Sigma announces 2019 International Nurse Researcher Hall of Fame inductees

By RNL editorial staff | 07/18/2019

Will induct 23 nurses representing four countries.

Sigma announces 2019 International Nurse Researcher Hall of Fame inductees

This year is Sigma’s 10th presentation of the International Nurse Researcher Hall of Fame. The 2019 honorees will join 176 nurse researchers previously inducted.

Sigma Theta Tau International Honor Society of Nursing (Sigma) will induct 23 nurse researchers into the International Nurse Researcher Hall of Fame during its 30th International Nursing Research Congress in Calgary, Alberta, Canada, in July. This year’s inductees—representing Australia, Canada, Sweden, and the United States—will be honored during a special session on Saturday, 27 July 2019, where they will be presented with a crystal award and participate in a moderated panel discussion.

“These Hall of Fame researchers have made highly substantive contributions to global health that will resonate for decades. I offer my sincere congratulations to these 23 outstanding nurses, and I look forward to learning more from them during my conversation with the honorees,” said Sigma President Beth Baldwin Tigges, PhD, RN, PNP, BC, who will oversee the induction and panel discussion. 

This year represents Sigma’s 10th presentation of the International Nurse Researcher Hall of Fame. The 2019 inductees will join the 176 previously inducted nurse researchers—many of whom will be present at the 10-year anniversary induction—who have achieved significant and sustained national or international recognition and whose research has improved the profession and the people it serves. 

The International Nurse Researcher Hall of Fame award presentation is sponsored by Wiley.

“Wiley is proud to partner with Sigma to celebrate these distinguished inductees. We congratulate and thank each honoree for their significant contributions to research, leadership, and advancing health around the world,” said Wiley Publishing Manager for Nursing Kassie Stovell.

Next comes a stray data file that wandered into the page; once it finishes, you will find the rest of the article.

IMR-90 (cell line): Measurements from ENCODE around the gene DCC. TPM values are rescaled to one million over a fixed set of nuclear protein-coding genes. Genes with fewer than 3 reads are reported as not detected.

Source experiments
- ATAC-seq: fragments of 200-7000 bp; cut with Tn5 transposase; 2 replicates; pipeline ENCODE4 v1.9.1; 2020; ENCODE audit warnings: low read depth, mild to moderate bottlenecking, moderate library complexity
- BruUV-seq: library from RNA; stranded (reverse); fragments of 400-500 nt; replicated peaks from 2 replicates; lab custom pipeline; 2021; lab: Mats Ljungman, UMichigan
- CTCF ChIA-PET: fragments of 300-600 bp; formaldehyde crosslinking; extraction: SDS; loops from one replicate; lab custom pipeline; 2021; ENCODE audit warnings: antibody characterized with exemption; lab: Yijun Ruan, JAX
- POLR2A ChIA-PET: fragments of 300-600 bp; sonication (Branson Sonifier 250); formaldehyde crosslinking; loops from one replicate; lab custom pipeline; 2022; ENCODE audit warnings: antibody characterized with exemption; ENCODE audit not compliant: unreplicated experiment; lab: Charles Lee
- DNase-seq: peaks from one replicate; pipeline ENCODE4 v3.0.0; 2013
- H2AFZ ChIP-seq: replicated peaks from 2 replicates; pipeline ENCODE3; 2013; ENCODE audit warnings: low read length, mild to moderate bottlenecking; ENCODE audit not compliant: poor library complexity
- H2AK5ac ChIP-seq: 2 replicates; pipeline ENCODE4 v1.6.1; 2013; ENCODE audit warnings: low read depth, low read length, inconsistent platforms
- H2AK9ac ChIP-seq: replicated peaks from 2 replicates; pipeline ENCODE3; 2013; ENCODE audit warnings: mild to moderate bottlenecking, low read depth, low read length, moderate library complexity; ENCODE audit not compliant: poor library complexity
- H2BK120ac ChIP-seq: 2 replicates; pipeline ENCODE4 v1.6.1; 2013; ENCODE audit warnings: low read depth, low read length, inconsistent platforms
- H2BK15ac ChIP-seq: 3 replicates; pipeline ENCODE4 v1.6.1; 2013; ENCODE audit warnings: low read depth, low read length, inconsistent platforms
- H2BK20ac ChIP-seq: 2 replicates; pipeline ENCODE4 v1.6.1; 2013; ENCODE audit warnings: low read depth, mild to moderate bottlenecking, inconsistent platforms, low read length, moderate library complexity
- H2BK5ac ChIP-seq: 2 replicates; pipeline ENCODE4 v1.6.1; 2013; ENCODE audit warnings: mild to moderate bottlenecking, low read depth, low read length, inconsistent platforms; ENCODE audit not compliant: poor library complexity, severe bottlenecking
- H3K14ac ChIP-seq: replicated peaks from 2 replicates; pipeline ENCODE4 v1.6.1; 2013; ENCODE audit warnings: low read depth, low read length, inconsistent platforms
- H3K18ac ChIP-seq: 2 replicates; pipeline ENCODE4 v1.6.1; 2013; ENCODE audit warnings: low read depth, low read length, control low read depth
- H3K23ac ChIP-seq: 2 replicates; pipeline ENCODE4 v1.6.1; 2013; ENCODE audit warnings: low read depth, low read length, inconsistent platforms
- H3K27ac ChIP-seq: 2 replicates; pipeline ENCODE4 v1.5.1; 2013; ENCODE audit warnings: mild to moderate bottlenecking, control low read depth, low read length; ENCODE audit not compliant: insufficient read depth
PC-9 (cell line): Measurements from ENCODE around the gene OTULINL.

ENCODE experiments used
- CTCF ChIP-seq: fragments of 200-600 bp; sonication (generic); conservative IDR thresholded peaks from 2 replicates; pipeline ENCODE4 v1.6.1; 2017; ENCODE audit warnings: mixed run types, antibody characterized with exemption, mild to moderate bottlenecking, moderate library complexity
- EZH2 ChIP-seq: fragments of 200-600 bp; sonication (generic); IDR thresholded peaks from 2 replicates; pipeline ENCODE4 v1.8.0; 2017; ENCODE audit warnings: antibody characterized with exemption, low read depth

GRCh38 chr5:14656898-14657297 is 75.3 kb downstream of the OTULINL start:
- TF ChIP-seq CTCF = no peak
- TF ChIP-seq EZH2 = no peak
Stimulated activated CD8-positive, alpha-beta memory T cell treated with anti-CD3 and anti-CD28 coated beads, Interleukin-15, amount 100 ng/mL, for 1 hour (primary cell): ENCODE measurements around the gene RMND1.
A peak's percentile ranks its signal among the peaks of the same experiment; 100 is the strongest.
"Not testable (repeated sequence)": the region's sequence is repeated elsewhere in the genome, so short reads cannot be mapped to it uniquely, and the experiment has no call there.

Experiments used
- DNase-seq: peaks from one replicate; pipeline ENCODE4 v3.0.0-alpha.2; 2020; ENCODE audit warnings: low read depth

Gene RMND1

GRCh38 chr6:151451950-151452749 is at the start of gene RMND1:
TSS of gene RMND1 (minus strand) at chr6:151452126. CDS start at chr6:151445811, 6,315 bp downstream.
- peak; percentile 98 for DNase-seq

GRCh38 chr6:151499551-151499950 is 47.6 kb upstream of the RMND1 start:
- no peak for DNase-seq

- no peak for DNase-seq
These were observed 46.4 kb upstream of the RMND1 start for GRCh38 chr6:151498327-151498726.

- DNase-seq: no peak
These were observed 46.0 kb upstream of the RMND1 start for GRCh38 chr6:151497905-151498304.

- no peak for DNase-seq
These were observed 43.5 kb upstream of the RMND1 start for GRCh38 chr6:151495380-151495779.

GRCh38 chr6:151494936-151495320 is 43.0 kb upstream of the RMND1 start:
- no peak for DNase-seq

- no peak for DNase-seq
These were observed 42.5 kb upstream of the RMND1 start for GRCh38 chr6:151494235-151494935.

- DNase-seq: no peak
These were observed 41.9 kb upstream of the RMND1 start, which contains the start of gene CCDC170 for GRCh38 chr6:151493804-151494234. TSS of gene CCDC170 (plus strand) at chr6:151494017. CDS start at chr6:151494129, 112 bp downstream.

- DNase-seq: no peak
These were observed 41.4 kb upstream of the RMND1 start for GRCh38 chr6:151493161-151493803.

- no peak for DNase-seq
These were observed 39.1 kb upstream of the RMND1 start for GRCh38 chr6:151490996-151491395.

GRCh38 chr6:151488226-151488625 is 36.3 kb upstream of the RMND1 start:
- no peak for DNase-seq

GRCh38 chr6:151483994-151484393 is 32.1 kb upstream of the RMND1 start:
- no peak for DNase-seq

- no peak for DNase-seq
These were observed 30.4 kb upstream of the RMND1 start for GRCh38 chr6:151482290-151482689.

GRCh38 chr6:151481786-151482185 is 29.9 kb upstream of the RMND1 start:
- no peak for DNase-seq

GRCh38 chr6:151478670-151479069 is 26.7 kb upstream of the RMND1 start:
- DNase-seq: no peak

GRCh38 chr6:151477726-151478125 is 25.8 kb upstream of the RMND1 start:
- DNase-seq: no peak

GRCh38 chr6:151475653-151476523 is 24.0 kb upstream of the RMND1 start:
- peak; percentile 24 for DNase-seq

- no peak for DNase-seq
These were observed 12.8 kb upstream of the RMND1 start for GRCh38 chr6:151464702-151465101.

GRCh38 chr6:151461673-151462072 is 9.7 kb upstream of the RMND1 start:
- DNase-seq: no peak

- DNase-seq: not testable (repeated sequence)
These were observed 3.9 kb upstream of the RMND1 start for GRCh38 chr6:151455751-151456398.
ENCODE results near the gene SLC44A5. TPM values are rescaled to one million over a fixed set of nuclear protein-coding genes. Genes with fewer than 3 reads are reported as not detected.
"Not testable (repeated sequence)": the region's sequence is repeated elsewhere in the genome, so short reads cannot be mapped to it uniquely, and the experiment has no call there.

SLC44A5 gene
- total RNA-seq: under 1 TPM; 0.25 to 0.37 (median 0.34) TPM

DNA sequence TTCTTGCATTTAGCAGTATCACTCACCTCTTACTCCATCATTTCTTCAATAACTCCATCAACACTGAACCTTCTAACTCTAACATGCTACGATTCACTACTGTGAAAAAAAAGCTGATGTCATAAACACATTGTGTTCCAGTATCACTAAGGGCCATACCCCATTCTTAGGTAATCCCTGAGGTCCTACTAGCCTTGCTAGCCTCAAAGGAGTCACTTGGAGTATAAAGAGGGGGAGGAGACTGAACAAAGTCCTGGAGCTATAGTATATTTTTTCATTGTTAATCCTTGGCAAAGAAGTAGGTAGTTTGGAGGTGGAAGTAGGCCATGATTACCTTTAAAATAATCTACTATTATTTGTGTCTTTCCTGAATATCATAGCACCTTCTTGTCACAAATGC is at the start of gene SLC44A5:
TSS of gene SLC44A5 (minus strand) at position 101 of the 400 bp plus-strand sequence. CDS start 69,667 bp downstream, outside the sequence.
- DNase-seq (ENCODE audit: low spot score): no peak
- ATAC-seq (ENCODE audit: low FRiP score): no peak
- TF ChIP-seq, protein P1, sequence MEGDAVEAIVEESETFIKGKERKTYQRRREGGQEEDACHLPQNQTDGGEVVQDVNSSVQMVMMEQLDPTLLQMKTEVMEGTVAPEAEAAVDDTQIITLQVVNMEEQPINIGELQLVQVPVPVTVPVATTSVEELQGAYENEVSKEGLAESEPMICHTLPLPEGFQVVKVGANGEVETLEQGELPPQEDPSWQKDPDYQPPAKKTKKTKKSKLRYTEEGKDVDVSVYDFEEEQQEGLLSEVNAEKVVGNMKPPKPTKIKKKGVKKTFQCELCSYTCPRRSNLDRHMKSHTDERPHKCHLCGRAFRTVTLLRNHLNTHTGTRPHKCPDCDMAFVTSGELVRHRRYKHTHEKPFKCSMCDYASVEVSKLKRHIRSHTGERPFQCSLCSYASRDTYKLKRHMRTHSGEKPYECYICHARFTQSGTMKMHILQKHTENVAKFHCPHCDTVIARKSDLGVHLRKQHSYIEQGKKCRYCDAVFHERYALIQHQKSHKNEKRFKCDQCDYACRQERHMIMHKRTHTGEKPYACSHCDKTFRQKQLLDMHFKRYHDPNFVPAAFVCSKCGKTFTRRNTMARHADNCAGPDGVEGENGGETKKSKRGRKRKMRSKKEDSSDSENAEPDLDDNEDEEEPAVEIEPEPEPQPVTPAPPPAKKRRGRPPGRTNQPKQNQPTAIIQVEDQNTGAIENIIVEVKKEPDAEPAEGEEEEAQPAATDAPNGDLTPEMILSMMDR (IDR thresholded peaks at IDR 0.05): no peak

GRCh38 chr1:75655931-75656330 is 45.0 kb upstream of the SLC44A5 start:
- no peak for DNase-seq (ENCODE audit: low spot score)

Sigma’s annual Congress attracts more than 1,000 nurse researchers, students, clinicians, and leaders, who share information and learn from hundreds of peer-reviewed, evidence-based research presentations. The theme for the 30th International Nursing Research Congress is Theory-to-Practice: Catalyzing Collaborations to Connect Globally. To view details, visit www.sigmanursing.org/congress

The following Sigma members will be inducted:
 
Terry BadgerTerry Badger, PhD, RN, PMHCNS-BC, FAAN,
 is the Eleanor Bauwens endowed chair and professor at the University of Arizona College of Nursing, USA. She has published over 120 papers in peer-refereed journals and book chapters, led over 30 extramurally funded grants, and delivered more than 150 presentations at regional, national, and international conferences. Badger is a pioneer and leader in the field of psychosocial oncology research among cancer survivor-caregiver dyads and in reducing health disparities among Latinas with breast cancer and their informal caregivers. For the past three decades, she has tested and continues to test interventions with the goal of improving the lives of the growing legions of cancer survivors and their informal caregivers. Badger is currently the principal investigator on two National Institutes of Health R01 grants testing the optimal personalized sequencing of symptom management interventions and determining if addressing depressive symptoms first improves cancer survivors’ and caregivers’ symptom management.